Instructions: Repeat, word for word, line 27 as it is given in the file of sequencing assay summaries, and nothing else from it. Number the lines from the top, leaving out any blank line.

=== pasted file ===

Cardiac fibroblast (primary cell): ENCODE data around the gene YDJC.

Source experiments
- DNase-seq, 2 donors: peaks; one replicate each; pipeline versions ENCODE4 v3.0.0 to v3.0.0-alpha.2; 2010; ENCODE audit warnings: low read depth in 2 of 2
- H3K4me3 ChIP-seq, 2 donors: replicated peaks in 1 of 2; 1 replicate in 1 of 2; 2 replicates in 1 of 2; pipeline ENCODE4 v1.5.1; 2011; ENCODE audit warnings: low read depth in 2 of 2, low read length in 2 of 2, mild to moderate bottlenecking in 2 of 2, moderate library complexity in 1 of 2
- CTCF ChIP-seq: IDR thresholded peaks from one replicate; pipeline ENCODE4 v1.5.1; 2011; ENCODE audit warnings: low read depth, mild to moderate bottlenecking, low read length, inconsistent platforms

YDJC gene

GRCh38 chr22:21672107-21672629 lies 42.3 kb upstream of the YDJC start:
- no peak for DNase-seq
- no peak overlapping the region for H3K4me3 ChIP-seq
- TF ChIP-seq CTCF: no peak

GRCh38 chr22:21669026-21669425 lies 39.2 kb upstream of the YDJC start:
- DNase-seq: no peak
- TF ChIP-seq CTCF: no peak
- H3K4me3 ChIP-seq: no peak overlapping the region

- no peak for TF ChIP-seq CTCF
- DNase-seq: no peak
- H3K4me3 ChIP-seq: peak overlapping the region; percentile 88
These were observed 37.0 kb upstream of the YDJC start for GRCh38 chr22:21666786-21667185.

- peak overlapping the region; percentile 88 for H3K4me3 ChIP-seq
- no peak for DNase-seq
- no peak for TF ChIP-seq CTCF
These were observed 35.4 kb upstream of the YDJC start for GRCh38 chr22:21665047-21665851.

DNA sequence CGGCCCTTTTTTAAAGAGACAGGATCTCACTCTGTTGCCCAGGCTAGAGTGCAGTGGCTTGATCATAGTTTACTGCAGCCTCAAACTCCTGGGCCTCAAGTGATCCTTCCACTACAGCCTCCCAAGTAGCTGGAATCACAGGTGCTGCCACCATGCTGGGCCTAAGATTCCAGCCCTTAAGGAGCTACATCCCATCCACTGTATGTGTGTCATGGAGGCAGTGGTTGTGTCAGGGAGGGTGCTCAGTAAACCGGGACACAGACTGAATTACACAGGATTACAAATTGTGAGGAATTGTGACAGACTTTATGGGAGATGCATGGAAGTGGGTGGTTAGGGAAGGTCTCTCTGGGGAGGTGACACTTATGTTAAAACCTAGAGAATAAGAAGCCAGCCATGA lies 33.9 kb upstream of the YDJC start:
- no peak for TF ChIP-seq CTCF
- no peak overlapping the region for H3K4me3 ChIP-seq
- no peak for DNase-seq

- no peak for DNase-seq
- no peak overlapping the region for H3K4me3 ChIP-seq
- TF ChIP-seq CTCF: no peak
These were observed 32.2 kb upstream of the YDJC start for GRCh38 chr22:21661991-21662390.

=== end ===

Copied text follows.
- no peak for DNase-seq